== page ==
- RELATED: Angus attracts naval couple
After a satisfying career in the Navy, serving on ships and culminating in a posting as Naval Attache in Washington, Rob Letts retired with the rank of Commodore to breed Angus on the 607 hectare Bombala district property “Yarandilla” which he purchased with his wife Kerry in 1993.
The couple had holidayed in the district on many occasions and when they suggested to a friend they would like to purchase a property to breed cattle in their retirement the wish was soon fulfilled.
“We started with a mixed mob of cows which we purchased as we could get stock of good value, but we always knew we were breeding towards a herd of top quality Angus,” Mr Letts said.
Complimenting 500 Merino sheep, down from 1500 which they used to shear, the Letts join 100 Angus cows in a split calving.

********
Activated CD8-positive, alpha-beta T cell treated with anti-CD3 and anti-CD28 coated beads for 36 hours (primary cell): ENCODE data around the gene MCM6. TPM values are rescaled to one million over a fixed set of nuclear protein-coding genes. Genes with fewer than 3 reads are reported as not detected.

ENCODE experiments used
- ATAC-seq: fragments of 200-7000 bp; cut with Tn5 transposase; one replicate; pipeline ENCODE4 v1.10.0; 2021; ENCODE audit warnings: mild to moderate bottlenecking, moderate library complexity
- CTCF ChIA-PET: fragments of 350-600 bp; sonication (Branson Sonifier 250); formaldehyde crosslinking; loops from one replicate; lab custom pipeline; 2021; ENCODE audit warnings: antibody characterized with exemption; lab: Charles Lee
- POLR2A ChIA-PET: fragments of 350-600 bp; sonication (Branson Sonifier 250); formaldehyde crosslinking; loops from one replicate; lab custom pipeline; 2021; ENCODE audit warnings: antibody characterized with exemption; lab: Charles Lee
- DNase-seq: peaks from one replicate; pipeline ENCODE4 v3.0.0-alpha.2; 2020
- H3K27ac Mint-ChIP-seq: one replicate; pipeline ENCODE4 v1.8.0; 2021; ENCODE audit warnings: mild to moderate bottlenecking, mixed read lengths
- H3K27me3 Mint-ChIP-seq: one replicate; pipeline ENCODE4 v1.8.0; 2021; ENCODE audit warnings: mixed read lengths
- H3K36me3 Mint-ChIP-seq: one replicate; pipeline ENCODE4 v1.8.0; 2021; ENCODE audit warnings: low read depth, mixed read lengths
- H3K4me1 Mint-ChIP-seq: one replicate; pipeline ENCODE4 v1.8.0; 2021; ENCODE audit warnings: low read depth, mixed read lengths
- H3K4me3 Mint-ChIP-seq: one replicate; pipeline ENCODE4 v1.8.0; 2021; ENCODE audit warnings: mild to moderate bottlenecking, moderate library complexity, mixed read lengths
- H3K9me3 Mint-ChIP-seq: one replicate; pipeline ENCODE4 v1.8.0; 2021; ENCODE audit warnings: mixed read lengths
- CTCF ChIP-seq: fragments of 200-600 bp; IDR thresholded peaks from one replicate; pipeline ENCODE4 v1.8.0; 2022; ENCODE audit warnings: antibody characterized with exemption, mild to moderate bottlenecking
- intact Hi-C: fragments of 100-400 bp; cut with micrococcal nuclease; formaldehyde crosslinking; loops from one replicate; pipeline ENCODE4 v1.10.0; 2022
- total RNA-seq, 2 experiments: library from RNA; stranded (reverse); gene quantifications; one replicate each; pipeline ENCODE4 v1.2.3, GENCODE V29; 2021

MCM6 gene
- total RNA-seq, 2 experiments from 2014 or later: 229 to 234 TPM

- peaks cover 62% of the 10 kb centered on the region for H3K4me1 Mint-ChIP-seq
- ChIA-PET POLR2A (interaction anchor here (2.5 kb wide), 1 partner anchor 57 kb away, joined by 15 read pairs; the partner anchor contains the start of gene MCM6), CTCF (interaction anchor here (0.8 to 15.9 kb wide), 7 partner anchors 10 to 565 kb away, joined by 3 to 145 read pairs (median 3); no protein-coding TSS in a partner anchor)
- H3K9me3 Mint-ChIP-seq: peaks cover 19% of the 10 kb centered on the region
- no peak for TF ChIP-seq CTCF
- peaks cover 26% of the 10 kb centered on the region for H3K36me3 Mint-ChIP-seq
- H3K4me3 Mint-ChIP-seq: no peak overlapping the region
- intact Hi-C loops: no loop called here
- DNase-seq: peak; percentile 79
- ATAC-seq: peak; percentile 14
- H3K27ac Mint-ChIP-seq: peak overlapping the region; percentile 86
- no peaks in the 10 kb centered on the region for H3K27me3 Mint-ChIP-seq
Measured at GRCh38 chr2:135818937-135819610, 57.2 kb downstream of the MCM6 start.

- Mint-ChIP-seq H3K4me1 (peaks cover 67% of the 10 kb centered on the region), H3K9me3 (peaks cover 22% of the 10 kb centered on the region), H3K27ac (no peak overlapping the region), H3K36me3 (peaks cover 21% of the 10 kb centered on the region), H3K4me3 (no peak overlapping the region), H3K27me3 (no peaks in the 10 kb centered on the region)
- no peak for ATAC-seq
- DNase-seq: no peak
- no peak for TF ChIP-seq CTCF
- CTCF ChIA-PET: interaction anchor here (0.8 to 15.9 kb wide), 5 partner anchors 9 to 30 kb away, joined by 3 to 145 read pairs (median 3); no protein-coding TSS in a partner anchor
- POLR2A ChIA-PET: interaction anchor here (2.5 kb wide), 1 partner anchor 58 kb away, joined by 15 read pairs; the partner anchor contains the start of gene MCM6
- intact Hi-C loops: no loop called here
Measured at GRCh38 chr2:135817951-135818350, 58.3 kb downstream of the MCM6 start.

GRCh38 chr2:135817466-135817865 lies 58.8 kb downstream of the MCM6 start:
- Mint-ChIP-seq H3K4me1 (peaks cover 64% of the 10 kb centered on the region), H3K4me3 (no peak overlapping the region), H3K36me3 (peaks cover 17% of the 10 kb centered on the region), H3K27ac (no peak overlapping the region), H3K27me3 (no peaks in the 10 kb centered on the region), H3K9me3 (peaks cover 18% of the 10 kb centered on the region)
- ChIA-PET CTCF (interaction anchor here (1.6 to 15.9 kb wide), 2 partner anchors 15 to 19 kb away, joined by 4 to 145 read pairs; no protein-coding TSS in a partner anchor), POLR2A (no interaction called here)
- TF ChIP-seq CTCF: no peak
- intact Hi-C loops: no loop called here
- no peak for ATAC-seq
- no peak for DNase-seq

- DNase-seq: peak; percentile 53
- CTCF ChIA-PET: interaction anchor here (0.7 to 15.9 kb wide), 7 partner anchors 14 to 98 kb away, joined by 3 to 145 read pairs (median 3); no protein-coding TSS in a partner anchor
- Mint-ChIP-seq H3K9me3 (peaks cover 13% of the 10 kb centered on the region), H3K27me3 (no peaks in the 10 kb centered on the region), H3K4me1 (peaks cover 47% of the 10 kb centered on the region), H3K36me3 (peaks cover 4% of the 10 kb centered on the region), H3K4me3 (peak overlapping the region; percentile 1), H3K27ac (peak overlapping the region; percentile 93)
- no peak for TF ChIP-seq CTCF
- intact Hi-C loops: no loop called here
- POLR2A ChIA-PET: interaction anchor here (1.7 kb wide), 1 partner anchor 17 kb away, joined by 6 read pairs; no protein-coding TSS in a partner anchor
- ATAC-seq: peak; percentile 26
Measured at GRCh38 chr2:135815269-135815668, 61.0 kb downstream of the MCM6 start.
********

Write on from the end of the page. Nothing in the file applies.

The maiden heifers are joined to calve in February/March for six weeks, and the grown females calve in August/September.
“Heifers are joined early because it suits our operation and we are able to use bulls twice in the year. This gives the young heifers extra time to recover from their first calf and get in calf again,” Mr Letts said.
“It is also easy on me as I concentrate on the heifers which are likely to have calving problems.”
Now that they are joining 100 females they will be focusing on lifting the standard and performance of their herd.
“Now we have our full number we can put a lot of pressure on fertility and conformation in our replacement breeders,” he said.
“We keep our cows for as long as their teeth are right and they are still breeding. It is breeding longevity into our herd and we only keep our top heifers.”
The mature breeders are preg-tested with any failing to get in calf sold immediately while the heifers are given a second chance.
Stock are supplementary fed during the winter with cows being fed hay to maintain their condition during calving on improved pasture.
Replacement bulls are sourced from John Murdoch at Bibbenluke for growth and temperament.